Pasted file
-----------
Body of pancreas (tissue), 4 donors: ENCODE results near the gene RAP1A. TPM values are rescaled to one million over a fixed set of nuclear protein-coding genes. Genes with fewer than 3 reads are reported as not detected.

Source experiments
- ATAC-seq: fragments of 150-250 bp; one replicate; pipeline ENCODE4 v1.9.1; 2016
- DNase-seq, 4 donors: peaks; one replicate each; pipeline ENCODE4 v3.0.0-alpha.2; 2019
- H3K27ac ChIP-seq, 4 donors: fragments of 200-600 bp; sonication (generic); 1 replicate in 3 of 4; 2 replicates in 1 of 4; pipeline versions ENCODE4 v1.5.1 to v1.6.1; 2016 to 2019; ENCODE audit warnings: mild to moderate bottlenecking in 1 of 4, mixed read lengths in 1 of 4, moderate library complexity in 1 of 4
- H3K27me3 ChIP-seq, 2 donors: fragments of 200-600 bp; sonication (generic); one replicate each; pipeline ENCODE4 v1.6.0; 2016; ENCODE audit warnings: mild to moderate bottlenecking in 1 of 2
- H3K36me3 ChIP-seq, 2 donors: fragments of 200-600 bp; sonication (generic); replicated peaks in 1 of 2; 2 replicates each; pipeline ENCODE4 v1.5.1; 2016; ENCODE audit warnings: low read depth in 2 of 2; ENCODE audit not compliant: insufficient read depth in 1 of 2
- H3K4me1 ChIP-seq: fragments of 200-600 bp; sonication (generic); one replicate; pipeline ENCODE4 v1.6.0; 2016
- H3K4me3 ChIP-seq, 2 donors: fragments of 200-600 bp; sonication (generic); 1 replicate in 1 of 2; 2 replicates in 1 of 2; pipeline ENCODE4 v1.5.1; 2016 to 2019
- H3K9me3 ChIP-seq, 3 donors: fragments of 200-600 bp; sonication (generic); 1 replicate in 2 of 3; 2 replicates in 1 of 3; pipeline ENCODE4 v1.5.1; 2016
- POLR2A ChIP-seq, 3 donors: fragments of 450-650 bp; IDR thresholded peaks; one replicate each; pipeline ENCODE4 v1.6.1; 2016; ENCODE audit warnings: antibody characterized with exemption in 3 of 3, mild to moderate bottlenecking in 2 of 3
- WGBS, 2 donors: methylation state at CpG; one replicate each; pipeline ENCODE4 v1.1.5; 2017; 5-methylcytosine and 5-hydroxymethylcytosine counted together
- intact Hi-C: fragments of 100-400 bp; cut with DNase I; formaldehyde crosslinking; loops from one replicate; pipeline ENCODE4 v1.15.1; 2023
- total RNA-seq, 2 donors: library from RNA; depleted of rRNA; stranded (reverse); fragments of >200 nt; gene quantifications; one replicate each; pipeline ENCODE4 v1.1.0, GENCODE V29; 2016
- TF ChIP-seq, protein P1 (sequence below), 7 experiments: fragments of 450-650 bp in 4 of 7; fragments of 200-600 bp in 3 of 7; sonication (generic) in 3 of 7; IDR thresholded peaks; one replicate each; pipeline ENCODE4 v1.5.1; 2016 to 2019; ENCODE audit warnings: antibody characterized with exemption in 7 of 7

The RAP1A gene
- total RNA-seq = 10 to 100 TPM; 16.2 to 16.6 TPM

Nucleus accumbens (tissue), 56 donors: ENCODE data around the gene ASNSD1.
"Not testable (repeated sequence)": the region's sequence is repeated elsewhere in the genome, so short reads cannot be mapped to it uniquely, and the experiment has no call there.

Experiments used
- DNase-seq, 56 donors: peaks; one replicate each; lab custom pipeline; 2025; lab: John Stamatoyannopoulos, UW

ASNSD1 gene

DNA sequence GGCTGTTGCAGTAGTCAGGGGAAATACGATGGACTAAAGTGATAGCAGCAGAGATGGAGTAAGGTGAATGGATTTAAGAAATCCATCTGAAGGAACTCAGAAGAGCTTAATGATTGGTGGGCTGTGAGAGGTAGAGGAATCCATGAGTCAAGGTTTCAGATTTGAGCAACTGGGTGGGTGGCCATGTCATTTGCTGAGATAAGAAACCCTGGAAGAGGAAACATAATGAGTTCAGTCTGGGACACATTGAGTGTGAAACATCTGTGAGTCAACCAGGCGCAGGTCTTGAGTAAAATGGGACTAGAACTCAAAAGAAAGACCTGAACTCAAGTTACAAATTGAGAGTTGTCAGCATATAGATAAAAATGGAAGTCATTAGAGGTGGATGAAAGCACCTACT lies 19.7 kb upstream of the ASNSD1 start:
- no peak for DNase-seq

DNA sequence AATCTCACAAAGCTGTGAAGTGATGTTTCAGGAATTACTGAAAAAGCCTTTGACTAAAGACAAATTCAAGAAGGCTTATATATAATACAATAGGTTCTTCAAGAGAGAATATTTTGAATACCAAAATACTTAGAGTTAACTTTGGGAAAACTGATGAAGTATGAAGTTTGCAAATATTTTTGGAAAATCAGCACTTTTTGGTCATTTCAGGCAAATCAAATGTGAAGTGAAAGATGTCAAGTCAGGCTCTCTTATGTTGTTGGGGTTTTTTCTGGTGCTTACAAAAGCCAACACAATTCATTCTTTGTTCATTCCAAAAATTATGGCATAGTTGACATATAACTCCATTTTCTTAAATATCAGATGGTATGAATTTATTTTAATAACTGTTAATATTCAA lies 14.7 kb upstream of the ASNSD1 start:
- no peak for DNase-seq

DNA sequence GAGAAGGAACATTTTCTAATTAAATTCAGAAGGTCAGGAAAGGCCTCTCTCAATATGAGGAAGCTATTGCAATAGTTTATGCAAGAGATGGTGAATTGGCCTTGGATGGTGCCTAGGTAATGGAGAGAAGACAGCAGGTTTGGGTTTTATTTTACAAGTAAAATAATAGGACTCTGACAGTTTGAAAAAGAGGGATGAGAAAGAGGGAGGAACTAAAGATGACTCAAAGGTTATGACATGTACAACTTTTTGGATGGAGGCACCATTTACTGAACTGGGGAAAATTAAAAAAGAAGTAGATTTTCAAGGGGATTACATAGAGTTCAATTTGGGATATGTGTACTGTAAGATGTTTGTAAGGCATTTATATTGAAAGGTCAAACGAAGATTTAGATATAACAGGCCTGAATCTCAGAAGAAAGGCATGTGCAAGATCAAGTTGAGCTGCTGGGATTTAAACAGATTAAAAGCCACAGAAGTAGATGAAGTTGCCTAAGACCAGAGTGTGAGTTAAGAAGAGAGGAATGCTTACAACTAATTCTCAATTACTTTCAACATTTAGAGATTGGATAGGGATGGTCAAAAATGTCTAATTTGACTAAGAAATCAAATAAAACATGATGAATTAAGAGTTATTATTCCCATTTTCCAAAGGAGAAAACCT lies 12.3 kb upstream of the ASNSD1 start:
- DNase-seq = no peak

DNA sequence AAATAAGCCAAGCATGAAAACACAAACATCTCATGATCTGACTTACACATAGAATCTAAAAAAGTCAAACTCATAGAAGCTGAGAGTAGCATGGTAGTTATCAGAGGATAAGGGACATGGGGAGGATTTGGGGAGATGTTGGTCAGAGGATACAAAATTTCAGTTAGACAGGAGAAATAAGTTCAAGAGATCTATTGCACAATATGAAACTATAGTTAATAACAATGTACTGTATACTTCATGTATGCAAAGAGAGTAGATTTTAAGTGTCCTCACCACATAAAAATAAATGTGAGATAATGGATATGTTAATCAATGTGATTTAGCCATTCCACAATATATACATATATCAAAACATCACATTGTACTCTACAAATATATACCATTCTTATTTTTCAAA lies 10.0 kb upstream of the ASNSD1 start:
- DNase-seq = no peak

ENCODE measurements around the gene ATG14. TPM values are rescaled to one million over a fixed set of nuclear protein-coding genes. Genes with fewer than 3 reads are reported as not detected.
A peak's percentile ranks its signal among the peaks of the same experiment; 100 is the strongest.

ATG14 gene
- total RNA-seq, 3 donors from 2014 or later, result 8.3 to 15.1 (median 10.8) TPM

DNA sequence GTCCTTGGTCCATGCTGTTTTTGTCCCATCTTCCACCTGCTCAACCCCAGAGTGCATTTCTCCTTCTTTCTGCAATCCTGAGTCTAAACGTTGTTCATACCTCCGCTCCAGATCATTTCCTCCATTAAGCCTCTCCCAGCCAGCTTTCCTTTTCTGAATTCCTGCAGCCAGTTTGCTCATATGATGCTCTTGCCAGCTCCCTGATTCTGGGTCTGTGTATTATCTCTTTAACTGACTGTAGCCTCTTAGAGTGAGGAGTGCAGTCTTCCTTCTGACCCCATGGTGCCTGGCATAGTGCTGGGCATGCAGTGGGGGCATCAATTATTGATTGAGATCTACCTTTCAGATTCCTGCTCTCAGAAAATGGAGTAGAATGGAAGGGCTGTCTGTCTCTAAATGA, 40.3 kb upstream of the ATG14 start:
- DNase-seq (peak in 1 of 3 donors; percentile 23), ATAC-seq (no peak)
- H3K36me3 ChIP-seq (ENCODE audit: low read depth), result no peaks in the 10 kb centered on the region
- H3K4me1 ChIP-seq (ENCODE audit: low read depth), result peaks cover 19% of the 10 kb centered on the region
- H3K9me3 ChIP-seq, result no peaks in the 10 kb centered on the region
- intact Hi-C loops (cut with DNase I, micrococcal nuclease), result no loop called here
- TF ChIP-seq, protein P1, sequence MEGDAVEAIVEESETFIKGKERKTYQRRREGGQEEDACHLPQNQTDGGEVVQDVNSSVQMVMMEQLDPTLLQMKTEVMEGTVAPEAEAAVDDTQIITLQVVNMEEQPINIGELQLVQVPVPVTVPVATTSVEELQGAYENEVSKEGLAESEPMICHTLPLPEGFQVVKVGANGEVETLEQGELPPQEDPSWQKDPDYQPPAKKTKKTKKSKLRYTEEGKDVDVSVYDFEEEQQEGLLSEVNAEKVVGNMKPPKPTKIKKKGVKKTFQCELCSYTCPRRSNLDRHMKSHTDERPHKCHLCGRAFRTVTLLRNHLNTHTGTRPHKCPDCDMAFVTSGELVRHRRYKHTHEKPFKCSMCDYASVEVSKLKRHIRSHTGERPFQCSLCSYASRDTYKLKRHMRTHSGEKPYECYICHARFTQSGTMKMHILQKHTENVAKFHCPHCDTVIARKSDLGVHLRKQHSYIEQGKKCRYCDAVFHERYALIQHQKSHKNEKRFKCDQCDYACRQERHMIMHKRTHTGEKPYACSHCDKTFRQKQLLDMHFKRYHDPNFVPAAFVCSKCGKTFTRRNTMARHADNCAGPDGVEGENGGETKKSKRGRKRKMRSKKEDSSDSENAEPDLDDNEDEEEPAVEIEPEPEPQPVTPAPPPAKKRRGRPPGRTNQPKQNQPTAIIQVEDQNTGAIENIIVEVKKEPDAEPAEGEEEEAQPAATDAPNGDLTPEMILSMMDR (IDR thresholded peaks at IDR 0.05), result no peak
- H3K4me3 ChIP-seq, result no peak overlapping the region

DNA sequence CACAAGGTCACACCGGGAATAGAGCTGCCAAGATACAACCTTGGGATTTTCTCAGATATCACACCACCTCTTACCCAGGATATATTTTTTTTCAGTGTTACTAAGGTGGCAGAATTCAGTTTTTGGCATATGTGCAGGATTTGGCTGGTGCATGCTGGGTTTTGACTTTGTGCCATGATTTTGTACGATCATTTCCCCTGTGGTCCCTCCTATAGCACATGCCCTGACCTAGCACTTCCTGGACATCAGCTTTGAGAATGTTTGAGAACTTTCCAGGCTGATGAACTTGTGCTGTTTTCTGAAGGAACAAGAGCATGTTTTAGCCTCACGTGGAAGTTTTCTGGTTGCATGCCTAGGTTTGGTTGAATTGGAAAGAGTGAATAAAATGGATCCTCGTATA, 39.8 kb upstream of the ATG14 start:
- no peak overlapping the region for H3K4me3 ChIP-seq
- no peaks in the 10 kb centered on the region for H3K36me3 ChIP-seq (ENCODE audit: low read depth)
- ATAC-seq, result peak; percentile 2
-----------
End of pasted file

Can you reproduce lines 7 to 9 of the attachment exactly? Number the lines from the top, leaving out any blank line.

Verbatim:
- H3K36me3 ChIP-seq, 2 donors: fragments of 200-600 bp; sonication (generic); replicated peaks in 1 of 2; 2 replicates each; pipeline ENCODE4 v1.5.1; 2016; ENCODE audit warnings: low read depth in 2 of 2; ENCODE audit not compliant: insufficient read depth in 1 of 2
- H3K4me1 ChIP-seq: fragments of 200-600 bp; sonication (generic); one replicate; pipeline ENCODE4 v1.6.0; 2016
- H3K4me3 ChIP-seq, 2 donors: fragments of 200-600 bp; sonication (generic); 1 replicate in 1 of 2; 2 replicates in 1 of 2; pipeline ENCODE4 v1.5.1; 2016 to 2019